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Principal Obligations of Property Practitioners under the Proposed Property Practitioners Act

August 23, 2021

1. Fidelity Fund Certificate – This must be displayed in every place of business where the agent conducts Property transactions for inspection by consumers if requested.

2. Trust Account – Every property practitioner must open and keep one or more separate trust account:

  • Appoint an Auditor
  • Provide the Property Practitioners Regulatory Authority with all information with regards to the trust account and auditor appointed.
  • Deposit all trust money in the relevant trust account.
  • Keep separate records in respect of the Trust Account and cause them to be audited.

3. Responsibility to keep Accounting Records and other documents

  • Every Property Practitioner must for a period of 5 years retain:
  • All documents exchanged with the authority
  • All agreements, mandates and mandatory disclosure forms relating to financing, sale, purchase, or lease of property.
  • And any advertising or marketing material relating to the carrying on of business as property practitioner.

4. Remuneration for Property Practitioner

A property practitioner is not entitled to any remuneration unless the property practitioner, and if a company, every director of such company is in possession of an FFC. A conveyancer may not pay any remuneration or other money to a property practitioner unless the practitioner has provided the conveyancer with a certified copy of their FFC.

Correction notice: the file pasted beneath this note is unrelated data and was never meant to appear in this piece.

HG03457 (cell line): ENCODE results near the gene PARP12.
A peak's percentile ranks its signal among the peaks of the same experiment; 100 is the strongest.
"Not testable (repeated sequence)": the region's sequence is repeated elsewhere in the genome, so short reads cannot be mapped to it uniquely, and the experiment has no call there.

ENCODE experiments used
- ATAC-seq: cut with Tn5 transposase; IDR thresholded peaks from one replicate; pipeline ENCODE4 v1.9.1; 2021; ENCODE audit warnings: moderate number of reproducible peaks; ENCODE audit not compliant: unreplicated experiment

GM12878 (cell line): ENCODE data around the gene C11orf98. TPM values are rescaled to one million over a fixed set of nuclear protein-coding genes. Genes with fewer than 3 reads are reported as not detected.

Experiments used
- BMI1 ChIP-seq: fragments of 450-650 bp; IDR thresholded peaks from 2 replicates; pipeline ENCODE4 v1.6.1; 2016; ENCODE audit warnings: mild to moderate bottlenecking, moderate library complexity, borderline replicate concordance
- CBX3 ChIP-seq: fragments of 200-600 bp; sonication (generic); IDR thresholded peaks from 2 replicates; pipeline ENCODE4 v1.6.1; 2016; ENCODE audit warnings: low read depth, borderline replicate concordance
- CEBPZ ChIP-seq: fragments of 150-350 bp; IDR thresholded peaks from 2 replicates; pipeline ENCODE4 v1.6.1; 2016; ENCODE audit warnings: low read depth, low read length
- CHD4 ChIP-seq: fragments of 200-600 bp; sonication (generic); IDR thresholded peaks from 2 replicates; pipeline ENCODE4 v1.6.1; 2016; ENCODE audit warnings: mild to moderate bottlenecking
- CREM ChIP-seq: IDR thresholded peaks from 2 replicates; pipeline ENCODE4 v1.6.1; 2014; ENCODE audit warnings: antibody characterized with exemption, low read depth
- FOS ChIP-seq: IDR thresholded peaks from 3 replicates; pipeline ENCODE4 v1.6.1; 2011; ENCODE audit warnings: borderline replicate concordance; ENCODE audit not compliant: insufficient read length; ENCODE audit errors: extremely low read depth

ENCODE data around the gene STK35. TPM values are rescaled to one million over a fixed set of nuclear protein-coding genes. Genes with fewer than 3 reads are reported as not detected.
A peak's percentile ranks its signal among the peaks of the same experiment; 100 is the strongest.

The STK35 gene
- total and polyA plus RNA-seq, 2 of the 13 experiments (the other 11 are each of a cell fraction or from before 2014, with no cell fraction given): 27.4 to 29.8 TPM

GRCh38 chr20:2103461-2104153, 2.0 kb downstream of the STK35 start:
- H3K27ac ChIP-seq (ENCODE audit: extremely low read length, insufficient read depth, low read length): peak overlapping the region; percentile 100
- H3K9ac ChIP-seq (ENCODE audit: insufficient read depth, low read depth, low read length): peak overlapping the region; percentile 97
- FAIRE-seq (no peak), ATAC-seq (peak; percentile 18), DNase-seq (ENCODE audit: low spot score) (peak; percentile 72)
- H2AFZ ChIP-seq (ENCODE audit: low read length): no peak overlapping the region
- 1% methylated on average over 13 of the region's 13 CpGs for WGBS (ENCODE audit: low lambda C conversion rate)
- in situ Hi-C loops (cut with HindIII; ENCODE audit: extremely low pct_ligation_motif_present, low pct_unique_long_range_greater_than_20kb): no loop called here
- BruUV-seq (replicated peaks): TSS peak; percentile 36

5. Indemnity Insurance

The minister may in terms of the Property practitioners act prescribe indemnity insurance which a property practitioner must take out and maintain.

6. Comply with the Code of Conduct

Every Property Practitioner must comply with the prescribed code of conduct. (Still to be published the minister of human settlements.)

7. Property Sector Transformation Charter code.

Every Property practitioner must comply with the Property Sector Transformation Charter Code.

(Still to be published)

8. Providing Mandatory Disclosures

  • The Property Practitioners Act obliges property practitioners to deliver a “disclosure form” to a seller/lessor before concluding a mandate, and to a purchaser/lessee before making an offer.
  • The disclosure form must be signed by all parties and attached to the sale or lease agreement.
  • If no disclosure form is signed, the act provides that the agreement must be interpreted as if no defects or deficiencies of the property were disclosed to the purchaser.
  • A property practitioner cannot accept a mandate unless the seller or lessor has provided a fully completed and signed disclosure form.

9. Limitation on Relationships with other Property Market Service Providers

  • Section 58(2) of the Property Practitioners Act:
  • Outlaws any type of practice in which a practitioner provides a consumer with an incentive to use a particular conveyancer or service provider.
  • These obligations are clearly intended for the protection of consumers
  • Any property practitioner in contravention of the act will be required to repay any fees received for a property transaction and may be issued with a fine or imprisonment for 10 years.

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